How Much Internet Speed Do I Need?
Planning for the Digital Future

man checking internet speed

It’s something that many of us consider when shopping for internet service—how much internet speed do I need? This question became especially critical during the pandemic, when many households realized they needed greater capacity to handle multiple family members streaming simultaneously for work, school, and entertainment. 

In a world of increasingly remote communications, speed, literally, is of the essence. But how fast is fast, and how much do we really need? To find out, let’s take a quick dive into all-things-broadband.

The need for speed

According to a 2021 survey by Deloitte, the average home now has a whopping 25 devices connected to broadband, more than double the number of devices in 2019. And now that more than half of all households have at least one person working from home, fast and reliable broadband isn’t just an amenity—it’s an absolute necessity.

All of these devices increase the amount of bandwidth we need for optimum speed. Streaming services alone recommend at least 25 Mbps per device for 4K video, and when you add in video conferencing and gaming (more on all three in the next section) bandwidth needs grow exponentially. As we add smartwatches, home security systems, smart speakers, and more, households may want more than the 100 Mbps that come in an average broadband starter plan.

Stepping it up for new technologies

So, what speed tier should you get from your broadband provider? It really depends on how you use the internet. For example, a computer used for occasional emails and web searches will not require the same speeds as one used to upload and download large files. And over the past few years, a surge of new technologies has introduced new ways to interact online, increasing the need for even greater bandwidth. Here are a few technologies that may give you a better idea on speed needs.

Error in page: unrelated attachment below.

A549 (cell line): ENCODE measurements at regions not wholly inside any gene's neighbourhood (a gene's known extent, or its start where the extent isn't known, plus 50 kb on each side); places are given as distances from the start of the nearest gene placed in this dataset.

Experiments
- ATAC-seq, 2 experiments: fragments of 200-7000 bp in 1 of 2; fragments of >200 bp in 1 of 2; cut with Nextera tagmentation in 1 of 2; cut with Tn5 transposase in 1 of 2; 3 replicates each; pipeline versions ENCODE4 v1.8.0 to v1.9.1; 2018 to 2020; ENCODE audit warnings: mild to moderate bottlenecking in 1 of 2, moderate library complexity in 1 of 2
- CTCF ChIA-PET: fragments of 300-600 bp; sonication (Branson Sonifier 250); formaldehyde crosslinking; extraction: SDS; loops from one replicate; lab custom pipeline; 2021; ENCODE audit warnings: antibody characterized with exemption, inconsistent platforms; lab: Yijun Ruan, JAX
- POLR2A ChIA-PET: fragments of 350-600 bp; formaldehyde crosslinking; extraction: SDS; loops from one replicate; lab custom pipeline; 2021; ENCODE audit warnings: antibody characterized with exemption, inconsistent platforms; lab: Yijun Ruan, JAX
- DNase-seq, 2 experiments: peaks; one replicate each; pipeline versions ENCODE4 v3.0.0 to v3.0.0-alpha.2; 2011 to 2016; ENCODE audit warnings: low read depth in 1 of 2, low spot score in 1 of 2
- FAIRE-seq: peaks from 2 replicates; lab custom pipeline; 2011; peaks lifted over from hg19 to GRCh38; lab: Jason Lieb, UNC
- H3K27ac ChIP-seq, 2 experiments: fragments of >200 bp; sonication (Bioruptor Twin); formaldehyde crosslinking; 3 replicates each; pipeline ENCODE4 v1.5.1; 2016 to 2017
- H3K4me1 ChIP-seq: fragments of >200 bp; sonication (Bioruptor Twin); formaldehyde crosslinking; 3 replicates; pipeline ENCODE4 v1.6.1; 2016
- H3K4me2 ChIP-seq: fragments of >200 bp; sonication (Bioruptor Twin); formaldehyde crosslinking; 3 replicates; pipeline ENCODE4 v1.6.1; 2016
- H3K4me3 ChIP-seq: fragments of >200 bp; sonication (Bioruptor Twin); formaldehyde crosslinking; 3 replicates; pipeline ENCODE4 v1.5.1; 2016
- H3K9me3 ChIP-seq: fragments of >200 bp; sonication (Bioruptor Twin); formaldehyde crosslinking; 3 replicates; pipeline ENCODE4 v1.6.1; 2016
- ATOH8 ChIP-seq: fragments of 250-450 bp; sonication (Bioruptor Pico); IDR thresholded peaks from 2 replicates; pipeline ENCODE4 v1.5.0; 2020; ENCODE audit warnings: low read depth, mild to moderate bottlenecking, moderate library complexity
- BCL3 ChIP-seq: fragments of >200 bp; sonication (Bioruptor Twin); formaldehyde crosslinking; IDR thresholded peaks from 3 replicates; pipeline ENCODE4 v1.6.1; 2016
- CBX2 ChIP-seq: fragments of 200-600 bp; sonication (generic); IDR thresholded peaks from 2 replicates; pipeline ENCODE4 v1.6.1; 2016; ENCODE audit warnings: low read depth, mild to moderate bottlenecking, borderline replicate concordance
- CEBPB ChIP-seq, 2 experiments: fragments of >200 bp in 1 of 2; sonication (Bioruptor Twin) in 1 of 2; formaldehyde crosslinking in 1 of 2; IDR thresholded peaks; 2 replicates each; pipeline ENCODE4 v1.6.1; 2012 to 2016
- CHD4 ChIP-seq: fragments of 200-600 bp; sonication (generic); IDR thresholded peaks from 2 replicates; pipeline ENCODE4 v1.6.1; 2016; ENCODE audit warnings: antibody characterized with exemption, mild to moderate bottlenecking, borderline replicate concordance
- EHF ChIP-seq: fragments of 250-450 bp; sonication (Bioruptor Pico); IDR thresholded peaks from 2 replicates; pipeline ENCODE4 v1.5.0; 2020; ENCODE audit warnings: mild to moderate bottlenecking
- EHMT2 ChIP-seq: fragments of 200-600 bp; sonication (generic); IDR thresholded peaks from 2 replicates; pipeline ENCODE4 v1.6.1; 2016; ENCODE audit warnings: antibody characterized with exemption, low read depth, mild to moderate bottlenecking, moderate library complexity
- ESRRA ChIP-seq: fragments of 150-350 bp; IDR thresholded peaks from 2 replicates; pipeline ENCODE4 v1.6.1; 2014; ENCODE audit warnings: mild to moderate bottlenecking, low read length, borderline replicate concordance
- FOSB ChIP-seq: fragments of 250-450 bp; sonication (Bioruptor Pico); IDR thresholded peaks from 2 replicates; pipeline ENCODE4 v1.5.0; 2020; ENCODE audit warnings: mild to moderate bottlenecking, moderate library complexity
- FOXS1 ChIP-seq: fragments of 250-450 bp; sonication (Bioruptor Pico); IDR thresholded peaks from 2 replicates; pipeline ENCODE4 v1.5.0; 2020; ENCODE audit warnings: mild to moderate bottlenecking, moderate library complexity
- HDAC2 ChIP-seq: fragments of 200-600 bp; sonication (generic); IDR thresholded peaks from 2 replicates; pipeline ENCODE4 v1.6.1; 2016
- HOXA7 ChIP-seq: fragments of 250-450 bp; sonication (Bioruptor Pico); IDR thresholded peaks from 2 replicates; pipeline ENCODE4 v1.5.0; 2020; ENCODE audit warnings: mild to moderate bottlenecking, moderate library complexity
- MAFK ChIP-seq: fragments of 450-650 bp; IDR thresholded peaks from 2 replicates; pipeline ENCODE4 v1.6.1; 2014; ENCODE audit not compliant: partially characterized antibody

• Video conferencing: After two years of a pandemic, most of us have at least a passing familiarity with video conferencing systems such as Zoom, Webex, or Microsoft Teams. But with video conferences set to leap into the future, we can expect the need for bandwidth to grow as new capabilities are introduced, such as voice controls, automatic transcripts, and real-time language translation. And thanks to the integration of augmented reality (AR) and virtual reality (VR) technology, your conferences will soon leave flat screens behind to interact through three-dimensional, holographic representations.
  • Gaming: With the number of U.S. video gamers reaching nearly 227 million during the pandemic, it’s a safe bet that someone in your household is regularly logging on to play—whether on their smartphone, game console, VR headset, or personal computer. And that number is expected to only rise with the future of gaming, including things like augmented reality, touchscreen technology, and other technological advancements. Even if you don’t plan on competing with the pros, at-home gaming is enhanced by greater bandwidth.
  • 4K Events: The new revolution in television is super-high-definition programming broadcast in 4K. With four times the amount of pixels compared to full HD, the 4K experience is about as close to real as you can get without being there. And while viewers were once hesitant about buying 4K TV sets due to the lack of content, nowadays marquee events like the Olympics, Wimbledon, the World Cup, and more and more movies, TV shows, channels, and streaming services are broadcast on it. Add to that the existence of 4K Blu-ray players, cameras, and smartphones, and you have a true revolution on your hands. But—you guessed it—4K requires sufficient bandwidth to give you the full, uninterrupted experience.

Price and performance

Ultimately, the answer to “How much internet speed do I need?” is a personal choice. Many standard speed tiers today are already starting at 100 Mbps: enough to stream in 4K, game with multiple players, download large files, and run up to five or so smart devices. But for many of the future technologies we have mentioned, speeds of 500-1,000 Mbps will soon become the norm. In all cases, it’s important to balance price with performance and consider what range works for you. To find out more about the revolution in smart homes, which will also require greater bandwidth to function, check out this related blog post